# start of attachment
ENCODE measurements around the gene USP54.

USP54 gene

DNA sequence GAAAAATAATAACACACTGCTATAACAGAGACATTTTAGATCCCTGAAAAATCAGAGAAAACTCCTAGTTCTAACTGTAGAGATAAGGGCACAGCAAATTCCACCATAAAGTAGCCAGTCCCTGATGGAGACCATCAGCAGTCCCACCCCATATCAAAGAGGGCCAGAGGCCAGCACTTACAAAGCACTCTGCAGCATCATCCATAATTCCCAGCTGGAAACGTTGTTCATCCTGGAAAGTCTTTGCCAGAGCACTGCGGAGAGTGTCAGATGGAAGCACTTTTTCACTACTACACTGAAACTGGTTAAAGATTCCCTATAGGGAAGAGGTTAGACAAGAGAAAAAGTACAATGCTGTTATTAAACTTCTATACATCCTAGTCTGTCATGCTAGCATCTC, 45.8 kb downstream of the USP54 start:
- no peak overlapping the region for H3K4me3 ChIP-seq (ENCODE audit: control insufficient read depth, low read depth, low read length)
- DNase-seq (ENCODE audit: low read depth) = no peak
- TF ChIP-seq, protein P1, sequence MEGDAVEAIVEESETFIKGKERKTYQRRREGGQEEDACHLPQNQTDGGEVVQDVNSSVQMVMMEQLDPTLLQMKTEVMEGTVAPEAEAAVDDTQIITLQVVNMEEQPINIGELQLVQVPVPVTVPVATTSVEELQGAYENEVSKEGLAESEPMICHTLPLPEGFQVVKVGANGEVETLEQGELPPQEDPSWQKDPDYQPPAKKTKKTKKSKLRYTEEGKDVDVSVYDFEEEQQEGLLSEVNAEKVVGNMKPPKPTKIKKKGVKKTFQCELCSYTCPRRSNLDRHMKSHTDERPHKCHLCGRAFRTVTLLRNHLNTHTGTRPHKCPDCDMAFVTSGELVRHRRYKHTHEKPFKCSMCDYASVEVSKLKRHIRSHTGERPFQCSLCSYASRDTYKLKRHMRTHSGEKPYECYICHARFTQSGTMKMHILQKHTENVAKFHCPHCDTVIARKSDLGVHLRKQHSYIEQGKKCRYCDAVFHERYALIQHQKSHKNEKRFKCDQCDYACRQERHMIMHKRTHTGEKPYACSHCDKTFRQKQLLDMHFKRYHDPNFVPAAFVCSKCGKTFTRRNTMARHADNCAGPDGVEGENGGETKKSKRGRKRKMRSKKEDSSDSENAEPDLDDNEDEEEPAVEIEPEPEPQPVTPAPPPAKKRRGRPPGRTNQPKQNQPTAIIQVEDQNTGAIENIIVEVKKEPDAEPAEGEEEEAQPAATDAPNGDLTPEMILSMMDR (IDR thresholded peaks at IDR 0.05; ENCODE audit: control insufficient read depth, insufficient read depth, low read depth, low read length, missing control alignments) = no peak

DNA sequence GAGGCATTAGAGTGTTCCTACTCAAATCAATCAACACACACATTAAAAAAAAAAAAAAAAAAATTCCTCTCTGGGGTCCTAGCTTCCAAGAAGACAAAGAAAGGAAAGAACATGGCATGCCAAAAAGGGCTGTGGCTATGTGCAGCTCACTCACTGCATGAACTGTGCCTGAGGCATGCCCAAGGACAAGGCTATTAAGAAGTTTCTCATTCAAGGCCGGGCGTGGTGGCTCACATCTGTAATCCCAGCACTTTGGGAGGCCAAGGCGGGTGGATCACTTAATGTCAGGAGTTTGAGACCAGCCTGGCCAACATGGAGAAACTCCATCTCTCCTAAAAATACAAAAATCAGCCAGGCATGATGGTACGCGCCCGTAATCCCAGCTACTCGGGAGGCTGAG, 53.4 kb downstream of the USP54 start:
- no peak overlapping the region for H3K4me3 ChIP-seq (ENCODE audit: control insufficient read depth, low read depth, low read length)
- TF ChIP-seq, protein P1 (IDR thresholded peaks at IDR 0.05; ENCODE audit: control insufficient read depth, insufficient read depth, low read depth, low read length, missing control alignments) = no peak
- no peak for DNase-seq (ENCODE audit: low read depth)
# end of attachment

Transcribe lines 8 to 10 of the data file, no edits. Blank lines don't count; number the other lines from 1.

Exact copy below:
- no peak overlapping the region for H3K4me3 ChIP-seq (ENCODE audit: control insufficient read depth, low read depth, low read length)
- TF ChIP-seq, protein P1 (IDR thresholded peaks at IDR 0.05; ENCODE audit: control insufficient read depth, insufficient read depth, low read depth, low read length, missing control alignments) = no peak
- no peak for DNase-seq (ENCODE audit: low read depth)